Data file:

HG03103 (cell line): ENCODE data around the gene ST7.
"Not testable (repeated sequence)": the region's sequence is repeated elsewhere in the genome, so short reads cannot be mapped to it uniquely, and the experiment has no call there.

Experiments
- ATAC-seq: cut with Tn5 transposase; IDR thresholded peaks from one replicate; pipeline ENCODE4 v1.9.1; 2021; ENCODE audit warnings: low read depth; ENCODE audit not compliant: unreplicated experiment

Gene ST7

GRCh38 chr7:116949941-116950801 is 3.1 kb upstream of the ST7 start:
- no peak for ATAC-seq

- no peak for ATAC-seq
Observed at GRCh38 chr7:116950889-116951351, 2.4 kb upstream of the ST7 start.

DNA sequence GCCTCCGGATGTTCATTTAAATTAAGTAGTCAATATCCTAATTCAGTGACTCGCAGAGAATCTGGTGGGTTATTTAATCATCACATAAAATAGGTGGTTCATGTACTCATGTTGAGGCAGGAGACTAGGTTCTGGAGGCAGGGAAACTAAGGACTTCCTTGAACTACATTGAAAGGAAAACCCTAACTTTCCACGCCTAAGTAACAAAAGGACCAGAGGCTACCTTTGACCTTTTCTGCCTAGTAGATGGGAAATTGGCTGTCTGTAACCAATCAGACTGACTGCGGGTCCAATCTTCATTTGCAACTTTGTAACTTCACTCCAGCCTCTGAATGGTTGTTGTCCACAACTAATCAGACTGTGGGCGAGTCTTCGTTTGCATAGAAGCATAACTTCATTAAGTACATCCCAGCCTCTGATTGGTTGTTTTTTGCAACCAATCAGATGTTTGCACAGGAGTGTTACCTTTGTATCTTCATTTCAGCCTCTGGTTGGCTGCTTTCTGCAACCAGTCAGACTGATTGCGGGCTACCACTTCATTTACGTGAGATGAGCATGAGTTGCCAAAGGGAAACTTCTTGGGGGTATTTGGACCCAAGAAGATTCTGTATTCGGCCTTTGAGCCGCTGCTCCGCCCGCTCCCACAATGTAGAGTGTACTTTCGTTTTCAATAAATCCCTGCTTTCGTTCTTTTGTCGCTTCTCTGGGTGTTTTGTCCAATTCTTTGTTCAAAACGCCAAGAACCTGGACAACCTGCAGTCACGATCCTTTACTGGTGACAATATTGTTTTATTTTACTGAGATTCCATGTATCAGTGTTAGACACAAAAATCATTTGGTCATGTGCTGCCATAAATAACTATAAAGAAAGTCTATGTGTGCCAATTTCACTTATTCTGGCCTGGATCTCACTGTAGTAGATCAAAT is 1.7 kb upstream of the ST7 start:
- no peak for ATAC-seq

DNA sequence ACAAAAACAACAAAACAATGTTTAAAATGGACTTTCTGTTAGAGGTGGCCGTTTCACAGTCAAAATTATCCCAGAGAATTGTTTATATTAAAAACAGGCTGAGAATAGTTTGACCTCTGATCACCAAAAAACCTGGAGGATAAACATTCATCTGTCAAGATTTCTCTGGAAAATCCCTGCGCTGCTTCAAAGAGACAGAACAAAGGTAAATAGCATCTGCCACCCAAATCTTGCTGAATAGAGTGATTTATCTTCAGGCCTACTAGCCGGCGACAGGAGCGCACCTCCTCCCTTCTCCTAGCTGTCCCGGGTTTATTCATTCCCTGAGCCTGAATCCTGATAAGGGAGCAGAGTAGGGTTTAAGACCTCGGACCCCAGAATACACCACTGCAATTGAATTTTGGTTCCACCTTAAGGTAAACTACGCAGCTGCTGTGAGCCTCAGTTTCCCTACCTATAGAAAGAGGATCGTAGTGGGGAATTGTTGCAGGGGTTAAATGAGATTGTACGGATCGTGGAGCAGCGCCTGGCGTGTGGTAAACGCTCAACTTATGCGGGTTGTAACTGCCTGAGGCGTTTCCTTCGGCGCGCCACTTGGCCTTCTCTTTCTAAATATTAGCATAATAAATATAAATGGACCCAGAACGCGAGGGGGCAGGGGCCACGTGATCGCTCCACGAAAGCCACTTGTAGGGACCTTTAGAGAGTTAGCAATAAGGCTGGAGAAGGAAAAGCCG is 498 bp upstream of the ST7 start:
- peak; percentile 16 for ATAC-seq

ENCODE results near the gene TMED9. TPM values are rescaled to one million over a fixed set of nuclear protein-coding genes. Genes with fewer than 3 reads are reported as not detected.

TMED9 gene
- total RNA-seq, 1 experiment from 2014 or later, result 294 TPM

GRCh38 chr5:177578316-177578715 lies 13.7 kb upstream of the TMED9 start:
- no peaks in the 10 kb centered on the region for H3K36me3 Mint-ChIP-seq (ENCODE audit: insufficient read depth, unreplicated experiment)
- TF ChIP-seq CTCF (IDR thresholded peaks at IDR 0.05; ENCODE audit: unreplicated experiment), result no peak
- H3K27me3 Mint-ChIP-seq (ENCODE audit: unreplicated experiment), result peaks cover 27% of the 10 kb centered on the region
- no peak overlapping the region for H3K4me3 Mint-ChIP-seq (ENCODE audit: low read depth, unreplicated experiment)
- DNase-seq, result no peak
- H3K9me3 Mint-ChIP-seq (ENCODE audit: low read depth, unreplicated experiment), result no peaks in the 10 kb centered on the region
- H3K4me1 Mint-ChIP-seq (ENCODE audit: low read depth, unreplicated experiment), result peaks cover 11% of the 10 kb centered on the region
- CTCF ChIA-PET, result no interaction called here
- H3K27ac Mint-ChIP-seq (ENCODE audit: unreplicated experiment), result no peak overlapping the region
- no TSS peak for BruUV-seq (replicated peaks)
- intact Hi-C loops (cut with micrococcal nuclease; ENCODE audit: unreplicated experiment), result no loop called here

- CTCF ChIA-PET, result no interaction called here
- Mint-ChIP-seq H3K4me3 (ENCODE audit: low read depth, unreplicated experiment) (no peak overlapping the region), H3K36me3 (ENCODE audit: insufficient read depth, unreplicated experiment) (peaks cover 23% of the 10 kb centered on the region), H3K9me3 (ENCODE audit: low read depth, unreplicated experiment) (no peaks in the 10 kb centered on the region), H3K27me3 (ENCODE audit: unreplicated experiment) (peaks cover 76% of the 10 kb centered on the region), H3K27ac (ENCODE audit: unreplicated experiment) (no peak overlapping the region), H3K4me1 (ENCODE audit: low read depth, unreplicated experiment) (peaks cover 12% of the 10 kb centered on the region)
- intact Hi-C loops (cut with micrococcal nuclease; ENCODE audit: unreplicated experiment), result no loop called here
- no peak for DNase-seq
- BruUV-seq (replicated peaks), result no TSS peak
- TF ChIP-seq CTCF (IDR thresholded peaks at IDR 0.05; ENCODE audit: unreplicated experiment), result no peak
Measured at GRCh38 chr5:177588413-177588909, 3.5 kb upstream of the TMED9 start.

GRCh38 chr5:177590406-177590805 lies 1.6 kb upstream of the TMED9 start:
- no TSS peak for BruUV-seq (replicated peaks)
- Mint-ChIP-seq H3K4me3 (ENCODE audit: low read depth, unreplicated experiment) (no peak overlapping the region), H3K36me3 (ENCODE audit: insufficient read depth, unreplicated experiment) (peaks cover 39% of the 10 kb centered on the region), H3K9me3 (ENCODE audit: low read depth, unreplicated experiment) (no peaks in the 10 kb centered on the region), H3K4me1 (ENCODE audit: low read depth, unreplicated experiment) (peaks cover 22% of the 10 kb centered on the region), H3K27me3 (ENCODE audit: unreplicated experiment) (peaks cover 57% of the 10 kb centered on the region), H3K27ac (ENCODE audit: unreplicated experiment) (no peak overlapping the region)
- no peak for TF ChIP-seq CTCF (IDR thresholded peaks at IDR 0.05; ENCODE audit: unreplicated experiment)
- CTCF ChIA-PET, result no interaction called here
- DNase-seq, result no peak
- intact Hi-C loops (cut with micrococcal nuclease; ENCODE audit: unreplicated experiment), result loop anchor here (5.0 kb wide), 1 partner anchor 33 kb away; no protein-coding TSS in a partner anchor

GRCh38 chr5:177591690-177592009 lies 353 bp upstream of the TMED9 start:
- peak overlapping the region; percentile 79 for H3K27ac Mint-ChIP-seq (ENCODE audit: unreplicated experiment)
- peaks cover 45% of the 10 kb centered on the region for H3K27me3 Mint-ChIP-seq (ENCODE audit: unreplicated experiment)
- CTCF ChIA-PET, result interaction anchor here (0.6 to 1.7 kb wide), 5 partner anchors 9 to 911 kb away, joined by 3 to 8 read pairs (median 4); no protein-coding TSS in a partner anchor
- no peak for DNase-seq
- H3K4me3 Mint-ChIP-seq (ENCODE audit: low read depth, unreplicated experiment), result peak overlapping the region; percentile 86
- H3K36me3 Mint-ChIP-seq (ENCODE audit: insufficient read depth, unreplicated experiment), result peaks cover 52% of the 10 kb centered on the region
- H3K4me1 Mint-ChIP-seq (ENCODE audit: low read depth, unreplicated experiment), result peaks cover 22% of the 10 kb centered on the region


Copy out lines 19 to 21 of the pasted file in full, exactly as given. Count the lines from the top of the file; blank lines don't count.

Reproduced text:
- TF ChIP-seq CTCF (IDR thresholded peaks at IDR 0.05; ENCODE audit: unreplicated experiment), result no peak
- H3K27me3 Mint-ChIP-seq (ENCODE audit: unreplicated experiment), result peaks cover 27% of the 10 kb centered on the region
- no peak overlapping the region for H3K4me3 Mint-ChIP-seq (ENCODE audit: low read depth, unreplicated experiment)